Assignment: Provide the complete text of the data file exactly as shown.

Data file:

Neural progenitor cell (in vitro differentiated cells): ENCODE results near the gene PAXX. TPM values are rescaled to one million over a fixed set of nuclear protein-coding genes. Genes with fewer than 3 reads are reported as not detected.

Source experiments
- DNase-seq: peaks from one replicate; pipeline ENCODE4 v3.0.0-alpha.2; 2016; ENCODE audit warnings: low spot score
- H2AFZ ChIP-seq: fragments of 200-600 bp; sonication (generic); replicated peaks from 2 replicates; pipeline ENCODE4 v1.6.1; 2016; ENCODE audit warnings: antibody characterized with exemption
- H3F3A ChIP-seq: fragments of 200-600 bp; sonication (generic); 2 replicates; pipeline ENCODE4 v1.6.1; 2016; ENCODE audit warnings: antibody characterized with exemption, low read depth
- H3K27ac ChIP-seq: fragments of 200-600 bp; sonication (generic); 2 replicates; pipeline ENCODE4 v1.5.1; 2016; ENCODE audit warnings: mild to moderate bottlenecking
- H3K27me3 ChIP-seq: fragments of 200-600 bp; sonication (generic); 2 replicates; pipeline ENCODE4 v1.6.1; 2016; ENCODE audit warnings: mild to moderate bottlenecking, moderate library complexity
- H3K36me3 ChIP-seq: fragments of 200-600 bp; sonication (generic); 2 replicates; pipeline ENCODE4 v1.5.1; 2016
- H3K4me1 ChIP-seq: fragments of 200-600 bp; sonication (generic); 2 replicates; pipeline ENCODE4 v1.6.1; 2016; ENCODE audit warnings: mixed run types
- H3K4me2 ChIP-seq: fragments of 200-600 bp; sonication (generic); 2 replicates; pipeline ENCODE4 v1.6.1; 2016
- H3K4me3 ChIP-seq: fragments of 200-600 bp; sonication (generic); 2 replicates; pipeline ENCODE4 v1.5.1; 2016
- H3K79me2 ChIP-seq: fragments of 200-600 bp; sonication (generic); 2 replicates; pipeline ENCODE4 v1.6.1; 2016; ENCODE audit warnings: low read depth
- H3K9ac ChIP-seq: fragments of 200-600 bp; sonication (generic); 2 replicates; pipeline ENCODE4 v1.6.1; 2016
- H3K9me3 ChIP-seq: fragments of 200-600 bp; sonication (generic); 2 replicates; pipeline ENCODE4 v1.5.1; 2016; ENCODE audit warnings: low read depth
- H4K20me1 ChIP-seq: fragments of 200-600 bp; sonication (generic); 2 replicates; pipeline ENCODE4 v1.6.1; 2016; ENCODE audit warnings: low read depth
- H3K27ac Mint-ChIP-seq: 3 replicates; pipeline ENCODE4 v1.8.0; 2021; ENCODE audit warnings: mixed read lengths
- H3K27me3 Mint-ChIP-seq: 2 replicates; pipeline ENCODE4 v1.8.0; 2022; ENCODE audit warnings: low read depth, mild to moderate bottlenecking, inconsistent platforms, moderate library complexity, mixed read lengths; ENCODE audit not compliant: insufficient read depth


Neural progenitor cell (in vitro differentiated cells): ENCODE results near the gene PAXX. TPM values are rescaled to one million over a fixed set of nuclear protein-coding genes. Genes with fewer than 3 reads are reported as not detected.

Source experiments
- DNase-seq: peaks from one replicate; pipeline ENCODE4 v3.0.0-alpha.2; 2016; ENCODE audit warnings: low spot score
- H2AFZ ChIP-seq: fragments of 200-600 bp; sonication (generic); replicated peaks from 2 replicates; pipeline ENCODE4 v1.6.1; 2016; ENCODE audit warnings: antibody characterized with exemption
- H3F3A ChIP-seq: fragments of 200-600 bp; sonication (generic); 2 replicates; pipeline ENCODE4 v1.6.1; 2016; ENCODE audit warnings: antibody characterized with exemption, low read depth
- H3K27ac ChIP-seq: fragments of 200-600 bp; sonication (generic); 2 replicates; pipeline ENCODE4 v1.5.1; 2016; ENCODE audit warnings: mild to moderate bottlenecking
- H3K27me3 ChIP-seq: fragments of 200-600 bp; sonication (generic); 2 replicates; pipeline ENCODE4 v1.6.1; 2016; ENCODE audit warnings: mild to moderate bottlenecking, moderate library complexity
- H3K36me3 ChIP-seq: fragments of 200-600 bp; sonication (generic); 2 replicates; pipeline ENCODE4 v1.5.1; 2016
- H3K4me1 ChIP-seq: fragments of 200-600 bp; sonication (generic); 2 replicates; pipeline ENCODE4 v1.6.1; 2016; ENCODE audit warnings: mixed run types
- H3K4me2 ChIP-seq: fragments of 200-600 bp; sonication (generic); 2 replicates; pipeline ENCODE4 v1.6.1; 2016
- H3K4me3 ChIP-seq: fragments of 200-600 bp; sonication (generic); 2 replicates; pipeline ENCODE4 v1.5.1; 2016
- H3K79me2 ChIP-seq: fragments of 200-600 bp; sonication (generic); 2 replicates; pipeline ENCODE4 v1.6.1; 2016; ENCODE audit warnings: low read depth
- H3K9ac ChIP-seq: fragments of 200-600 bp; sonication (generic); 2 replicates; pipeline ENCODE4 v1.6.1; 2016
- H3K9me3 ChIP-seq: fragments of 200-600 bp; sonication (generic); 2 replicates; pipeline ENCODE4 v1.5.1; 2016; ENCODE audit warnings: low read depth
- H4K20me1 ChIP-seq: fragments of 200-600 bp; sonication (generic); 2 replicates; pipeline ENCODE4 v1.6.1; 2016; ENCODE audit warnings: low read depth
- H3K27ac Mint-ChIP-seq: 3 replicates; pipeline ENCODE4 v1.8.0; 2021; ENCODE audit warnings: mixed read lengths
- H3K27me3 Mint-ChIP-seq: 2 replicates; pipeline ENCODE4 v1.8.0; 2022; ENCODE audit warnings: low read depth, mild to moderate bottlenecking, inconsistent platforms, moderate library complexity, mixed read lengths; ENCODE audit not compliant: insufficient read depth